NRF: Minimum Wage Will Increase Welfare Rolls
By George Anderson
The U.S. Senate voted down an amendment introduced by Sen. Edward Kennedy (D – Mass) that would have increased the national minimum wage by $2.10 over 26 months.
Sen. Kennedy’s was looking to attach the minimum wage clause to S. 256, the Bankruptcy Abuse Prevention and Consumer Protection Act of 2005, sponsored by the chairman of the Senate Finance Committee, Republican Charles Grassley of Iowa. (For more on this, check out RW 3/3/05, NRF Calls For Bankruptcy Reform)
The National Retail Federation (NRF) came out strongly against the Kennedy amendment before the Senate vote.
The group’s senior vice president for government relations, Steve Pfister, said in a released statement, “There is little question that a wage increase of this magnitude would have significant consequences on job creation in industries that employ workers in entry-level jobs. With the retail industry in the forefront of moving individuals off welfare and into jobs, a wage hike this large would hurt the very people it is intended to help.”
Moderator’s Comment: What is your take on S. 256 and the minimum wage amendments that were added to it but voted down by the Senate?
There’s no doubt that the bankruptcy system needs fixing. It is also clear there are many people struggling to make ends meet — you can find many of them
making the current minimum wage of $5.15.
We have to agree with the NRF that Sen. Kennedy is wrong to try and add on the minimum wage amendment to S. 256 because it is a good bill that deserves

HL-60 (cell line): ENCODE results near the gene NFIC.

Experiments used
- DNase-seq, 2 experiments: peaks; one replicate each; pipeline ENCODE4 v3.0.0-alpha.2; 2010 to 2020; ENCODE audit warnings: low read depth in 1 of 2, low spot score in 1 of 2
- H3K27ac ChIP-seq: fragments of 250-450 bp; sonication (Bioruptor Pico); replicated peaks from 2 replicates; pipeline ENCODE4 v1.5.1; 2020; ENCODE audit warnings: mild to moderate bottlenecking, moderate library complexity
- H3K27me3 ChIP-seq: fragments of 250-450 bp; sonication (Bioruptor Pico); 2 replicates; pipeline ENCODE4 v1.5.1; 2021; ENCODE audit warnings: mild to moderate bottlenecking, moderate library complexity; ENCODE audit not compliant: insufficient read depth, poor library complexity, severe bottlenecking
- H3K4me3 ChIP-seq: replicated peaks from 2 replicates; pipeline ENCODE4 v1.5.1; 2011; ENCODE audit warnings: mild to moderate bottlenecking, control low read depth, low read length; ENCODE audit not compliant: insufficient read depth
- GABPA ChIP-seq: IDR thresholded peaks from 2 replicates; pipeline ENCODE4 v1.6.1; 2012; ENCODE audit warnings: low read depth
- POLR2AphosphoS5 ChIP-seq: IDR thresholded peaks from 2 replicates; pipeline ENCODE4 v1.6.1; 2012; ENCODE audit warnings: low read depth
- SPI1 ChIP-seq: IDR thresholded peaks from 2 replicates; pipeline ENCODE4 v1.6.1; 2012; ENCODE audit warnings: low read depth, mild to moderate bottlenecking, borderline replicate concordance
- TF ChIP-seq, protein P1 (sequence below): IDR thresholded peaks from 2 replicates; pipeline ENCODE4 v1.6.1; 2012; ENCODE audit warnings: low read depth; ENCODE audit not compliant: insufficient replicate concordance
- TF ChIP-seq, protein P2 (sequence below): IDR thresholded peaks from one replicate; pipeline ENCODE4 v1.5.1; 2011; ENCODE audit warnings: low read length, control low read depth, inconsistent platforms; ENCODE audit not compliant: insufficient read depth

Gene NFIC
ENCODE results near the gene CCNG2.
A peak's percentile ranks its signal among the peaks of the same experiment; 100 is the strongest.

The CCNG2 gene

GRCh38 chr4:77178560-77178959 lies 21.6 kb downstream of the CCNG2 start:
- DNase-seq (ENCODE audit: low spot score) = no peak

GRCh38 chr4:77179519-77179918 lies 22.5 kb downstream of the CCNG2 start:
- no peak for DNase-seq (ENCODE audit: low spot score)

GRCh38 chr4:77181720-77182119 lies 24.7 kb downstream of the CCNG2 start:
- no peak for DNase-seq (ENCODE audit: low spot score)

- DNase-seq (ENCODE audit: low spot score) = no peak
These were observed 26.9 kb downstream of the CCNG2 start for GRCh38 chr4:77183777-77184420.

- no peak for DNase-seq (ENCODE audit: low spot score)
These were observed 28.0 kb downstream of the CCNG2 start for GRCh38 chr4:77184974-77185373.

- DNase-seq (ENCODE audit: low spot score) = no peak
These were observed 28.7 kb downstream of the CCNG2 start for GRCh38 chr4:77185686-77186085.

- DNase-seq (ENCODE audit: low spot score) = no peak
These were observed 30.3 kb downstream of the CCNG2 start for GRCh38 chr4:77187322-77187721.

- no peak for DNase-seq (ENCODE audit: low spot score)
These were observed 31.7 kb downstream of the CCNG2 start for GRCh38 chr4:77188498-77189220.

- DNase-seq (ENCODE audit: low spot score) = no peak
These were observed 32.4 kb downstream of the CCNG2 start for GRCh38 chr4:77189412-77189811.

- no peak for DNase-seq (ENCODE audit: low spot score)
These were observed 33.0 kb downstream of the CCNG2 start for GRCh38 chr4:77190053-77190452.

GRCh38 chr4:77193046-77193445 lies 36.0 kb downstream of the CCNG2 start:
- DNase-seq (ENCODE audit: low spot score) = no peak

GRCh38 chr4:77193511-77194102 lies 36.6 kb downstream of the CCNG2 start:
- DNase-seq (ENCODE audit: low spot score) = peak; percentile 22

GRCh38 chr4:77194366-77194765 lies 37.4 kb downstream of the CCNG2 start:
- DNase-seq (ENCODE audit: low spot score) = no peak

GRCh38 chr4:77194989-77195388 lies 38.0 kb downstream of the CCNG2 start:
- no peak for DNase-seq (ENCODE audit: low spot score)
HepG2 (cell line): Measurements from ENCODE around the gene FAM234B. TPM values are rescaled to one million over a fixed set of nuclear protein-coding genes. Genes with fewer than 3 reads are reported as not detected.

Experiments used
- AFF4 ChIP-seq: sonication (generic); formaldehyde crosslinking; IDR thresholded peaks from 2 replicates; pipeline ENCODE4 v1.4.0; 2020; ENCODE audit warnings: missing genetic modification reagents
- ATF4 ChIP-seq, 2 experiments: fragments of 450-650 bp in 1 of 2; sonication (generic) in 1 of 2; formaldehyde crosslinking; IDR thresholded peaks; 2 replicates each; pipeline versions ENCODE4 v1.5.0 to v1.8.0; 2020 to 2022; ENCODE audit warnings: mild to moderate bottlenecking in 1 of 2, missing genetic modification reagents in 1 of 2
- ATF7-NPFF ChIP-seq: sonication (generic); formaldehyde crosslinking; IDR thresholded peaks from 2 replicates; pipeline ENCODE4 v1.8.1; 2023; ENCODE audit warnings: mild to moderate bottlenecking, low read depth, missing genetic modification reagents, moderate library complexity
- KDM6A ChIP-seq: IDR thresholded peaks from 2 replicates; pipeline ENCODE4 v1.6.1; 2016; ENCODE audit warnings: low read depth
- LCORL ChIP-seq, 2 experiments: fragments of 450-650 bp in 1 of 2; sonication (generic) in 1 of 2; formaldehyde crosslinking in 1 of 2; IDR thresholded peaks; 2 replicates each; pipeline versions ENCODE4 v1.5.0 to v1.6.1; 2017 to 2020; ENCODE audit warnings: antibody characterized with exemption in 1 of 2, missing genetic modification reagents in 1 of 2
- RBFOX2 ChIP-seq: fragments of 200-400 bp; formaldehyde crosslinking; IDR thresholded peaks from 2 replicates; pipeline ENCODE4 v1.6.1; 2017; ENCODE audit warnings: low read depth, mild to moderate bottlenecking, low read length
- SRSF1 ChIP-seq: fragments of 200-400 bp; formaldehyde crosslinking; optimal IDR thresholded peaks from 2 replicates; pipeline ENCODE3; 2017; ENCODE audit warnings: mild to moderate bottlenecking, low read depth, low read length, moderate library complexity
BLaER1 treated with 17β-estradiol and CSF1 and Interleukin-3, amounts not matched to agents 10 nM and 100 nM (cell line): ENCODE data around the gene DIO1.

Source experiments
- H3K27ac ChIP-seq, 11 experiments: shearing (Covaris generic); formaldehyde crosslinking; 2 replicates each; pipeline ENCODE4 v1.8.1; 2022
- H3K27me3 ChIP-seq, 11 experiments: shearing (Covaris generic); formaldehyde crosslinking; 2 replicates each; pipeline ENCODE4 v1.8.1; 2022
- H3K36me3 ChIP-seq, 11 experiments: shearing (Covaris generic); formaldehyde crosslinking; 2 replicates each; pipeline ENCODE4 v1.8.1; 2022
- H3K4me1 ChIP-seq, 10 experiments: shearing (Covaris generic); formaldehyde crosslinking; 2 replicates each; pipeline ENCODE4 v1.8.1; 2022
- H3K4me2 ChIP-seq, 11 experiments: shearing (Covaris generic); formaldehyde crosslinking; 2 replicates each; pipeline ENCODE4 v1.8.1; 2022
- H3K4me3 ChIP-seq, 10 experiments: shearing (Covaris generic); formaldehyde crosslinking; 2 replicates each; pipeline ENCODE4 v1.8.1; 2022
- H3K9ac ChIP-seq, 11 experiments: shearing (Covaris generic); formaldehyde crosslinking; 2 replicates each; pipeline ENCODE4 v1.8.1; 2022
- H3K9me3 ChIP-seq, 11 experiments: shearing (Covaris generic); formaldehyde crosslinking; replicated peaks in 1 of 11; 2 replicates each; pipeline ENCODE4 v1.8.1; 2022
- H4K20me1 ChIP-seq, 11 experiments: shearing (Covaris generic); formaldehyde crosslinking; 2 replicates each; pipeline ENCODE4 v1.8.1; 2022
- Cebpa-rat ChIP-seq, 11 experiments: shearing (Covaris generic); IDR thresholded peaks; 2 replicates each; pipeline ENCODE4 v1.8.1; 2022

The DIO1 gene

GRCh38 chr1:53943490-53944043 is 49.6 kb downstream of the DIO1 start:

his support — period.
We would like to offer some advice, however, to the NRF. You need to look beyond the choir if you’re looking to save souls in the pews.
The translation is that S. 256 as introduced by Sen. Grassley deserves support for what it would achieve, namely not giving parties an easy and legal way
out of paying at least some of their debts if they have the means to do so.
As to Sen. Kennedy’s amendment, the NRF should acknowledge that the minimum wage issue is both highly emotional and complex, and deserves consideration
and debate on its own. It should say it would support a dialogue on the subject.
What the NRF should not do is say that raising the minimum wage is going to kill new job creation and put current workers out a job. This is the same argument
that has been made since the Fair Labor Standards Act was made law in 1938. So going back to our church analogy, we would tell the NRF: The choir may be buying it but the pews
never have. –
George Anderson – Moderator
- U.S. Senate Rejects Proposed Increase in Hourly Minimum-Wage
- Retailers Urge Senate
to Reject Minimum Wage Amendment – The National Retail Federation